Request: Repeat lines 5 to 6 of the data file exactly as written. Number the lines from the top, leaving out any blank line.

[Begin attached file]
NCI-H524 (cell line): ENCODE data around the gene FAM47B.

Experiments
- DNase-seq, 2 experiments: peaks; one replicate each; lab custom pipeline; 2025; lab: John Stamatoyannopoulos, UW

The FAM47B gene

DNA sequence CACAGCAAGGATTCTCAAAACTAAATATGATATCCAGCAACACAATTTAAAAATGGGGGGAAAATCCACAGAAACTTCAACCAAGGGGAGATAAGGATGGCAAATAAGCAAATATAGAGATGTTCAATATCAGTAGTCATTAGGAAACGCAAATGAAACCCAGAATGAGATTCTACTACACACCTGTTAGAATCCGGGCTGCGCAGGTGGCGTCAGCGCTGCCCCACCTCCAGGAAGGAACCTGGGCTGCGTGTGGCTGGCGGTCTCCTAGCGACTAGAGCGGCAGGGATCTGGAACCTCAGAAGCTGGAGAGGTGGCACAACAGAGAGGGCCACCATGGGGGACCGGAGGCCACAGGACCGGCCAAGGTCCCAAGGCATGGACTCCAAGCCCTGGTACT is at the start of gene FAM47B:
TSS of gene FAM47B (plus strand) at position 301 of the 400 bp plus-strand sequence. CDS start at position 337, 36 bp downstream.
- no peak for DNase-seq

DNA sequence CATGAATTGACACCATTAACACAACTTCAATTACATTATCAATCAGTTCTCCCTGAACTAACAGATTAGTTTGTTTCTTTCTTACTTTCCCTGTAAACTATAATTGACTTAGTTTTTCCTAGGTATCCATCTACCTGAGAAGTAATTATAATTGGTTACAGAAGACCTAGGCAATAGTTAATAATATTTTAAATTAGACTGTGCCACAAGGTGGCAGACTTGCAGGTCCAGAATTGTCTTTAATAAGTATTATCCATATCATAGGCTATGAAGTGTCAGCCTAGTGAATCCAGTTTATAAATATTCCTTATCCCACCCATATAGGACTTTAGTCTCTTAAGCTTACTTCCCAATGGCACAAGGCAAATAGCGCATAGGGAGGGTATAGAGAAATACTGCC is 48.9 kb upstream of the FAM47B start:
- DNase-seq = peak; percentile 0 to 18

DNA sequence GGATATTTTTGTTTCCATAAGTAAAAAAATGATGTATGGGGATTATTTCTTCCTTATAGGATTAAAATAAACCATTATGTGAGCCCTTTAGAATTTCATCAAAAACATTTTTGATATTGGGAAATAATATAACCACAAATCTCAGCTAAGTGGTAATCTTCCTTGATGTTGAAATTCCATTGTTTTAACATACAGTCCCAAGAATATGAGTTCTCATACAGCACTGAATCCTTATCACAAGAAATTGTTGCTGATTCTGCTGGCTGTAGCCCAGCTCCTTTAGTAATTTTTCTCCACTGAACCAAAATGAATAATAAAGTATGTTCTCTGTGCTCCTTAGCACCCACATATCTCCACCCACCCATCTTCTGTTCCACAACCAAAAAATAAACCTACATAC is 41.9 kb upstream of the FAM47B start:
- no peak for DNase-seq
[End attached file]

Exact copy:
DNA sequence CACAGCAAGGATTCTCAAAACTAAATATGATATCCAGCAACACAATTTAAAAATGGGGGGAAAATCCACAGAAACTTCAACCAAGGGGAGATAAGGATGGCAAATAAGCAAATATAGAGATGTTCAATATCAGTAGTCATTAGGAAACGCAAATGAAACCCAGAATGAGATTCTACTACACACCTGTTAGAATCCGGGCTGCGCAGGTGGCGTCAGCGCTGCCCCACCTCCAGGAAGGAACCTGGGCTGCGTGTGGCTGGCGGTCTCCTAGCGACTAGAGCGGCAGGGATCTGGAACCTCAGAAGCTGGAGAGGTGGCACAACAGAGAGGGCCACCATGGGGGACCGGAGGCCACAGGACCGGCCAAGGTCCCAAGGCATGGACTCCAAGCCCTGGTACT is at the start of gene FAM47B:
TSS of gene FAM47B (plus strand) at position 301 of the 400 bp plus-strand sequence. CDS start at position 337, 36 bp downstream.